His 15th fight is another step-up, against European-level contender Nikola Sjekloca, who had recently gone the distance with both Sakio Bika and Arthur Abraham. He also lasted the distance against Callum.
His 17th pro bout was probably his best or 2nd best win against another European-level contender, Frenchman Cristopher Rebrasse, who had most recently pushed George Groves for 12 rounds. Once again, this bout goes the distance, which makes this nearly 3 fucking hours of Callum Smith footage that I have thus far watched.
And his most recent and highest profile win was the immediate wipeout of the other highly-touted British Super Middleweight prospect, big-punching Rocky Fielding
As usual, here is a list of things I noticed, divided into several categories:
The Very Best
1) Size. Callum Smith is simply huge, pretty much dwarfs all of his Super Middleweight opponents. I have absolutely no idea how he makes the 168-pound limit, to me he looks bigger than every single World-ranked cruiserweight out there. And his body doesn't look drained, either.
2) Overall technique. Smith seems to be the proverbial 'coach's son'. He does everything very correctly from a technical standpoint: good leverage and good weight on his punches, uses his feet and his bodyweight well, moves in rythm, jabs, keeps his hands up, he is a walking gif-manual of how to box correctly.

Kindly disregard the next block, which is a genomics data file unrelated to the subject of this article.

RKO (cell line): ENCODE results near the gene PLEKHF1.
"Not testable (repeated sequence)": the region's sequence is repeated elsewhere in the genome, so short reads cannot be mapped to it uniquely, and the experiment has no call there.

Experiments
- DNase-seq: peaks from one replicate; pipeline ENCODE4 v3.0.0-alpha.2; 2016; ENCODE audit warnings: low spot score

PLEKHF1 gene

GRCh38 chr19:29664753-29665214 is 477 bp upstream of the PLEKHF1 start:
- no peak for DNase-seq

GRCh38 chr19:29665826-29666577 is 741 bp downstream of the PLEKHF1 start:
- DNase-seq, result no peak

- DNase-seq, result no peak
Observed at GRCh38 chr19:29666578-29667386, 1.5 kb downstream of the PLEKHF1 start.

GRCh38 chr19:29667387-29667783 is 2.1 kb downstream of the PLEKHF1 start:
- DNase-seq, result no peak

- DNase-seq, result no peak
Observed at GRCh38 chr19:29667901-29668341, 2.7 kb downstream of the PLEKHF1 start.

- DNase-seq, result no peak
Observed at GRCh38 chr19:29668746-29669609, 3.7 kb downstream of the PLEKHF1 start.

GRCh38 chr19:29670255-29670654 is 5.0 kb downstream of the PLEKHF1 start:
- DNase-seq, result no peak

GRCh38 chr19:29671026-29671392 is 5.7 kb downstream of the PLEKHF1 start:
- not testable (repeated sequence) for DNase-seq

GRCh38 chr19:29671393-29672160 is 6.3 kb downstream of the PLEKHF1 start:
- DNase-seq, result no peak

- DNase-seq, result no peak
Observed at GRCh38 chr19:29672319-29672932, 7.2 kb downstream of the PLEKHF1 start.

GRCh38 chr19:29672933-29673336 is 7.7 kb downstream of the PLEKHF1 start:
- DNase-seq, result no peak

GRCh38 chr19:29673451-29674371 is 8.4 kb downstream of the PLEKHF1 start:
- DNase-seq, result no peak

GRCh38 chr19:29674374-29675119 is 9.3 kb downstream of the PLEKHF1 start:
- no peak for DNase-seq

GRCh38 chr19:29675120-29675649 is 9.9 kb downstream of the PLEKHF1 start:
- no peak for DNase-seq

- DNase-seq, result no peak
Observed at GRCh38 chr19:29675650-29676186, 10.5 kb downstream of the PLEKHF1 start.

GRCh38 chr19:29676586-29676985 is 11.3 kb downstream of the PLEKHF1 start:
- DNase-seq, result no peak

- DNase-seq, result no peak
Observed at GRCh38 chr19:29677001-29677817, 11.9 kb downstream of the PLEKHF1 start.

3) Punch Variation. Callum Smith can and does throw every punch in the book in all sorts of combinations, even the rare left uppercut from an orthodox stance off a lead jab.
4) Body Punching. He is a consistent body puncher, not always terribly effective, but throw enough at the wall and something eventually sticks... with devastating effect.
5) Using distance. Smith uses his tremendous length and size advantage well. He creates and keeps distance with his jab, he fights tall and he keeps his head high and back during combinations. He is difficult to counter because his head is usually out of reach (if not always tremendously protected) during combinations and he manages to step back somewhat quickly whenever the threat of return fire emerges.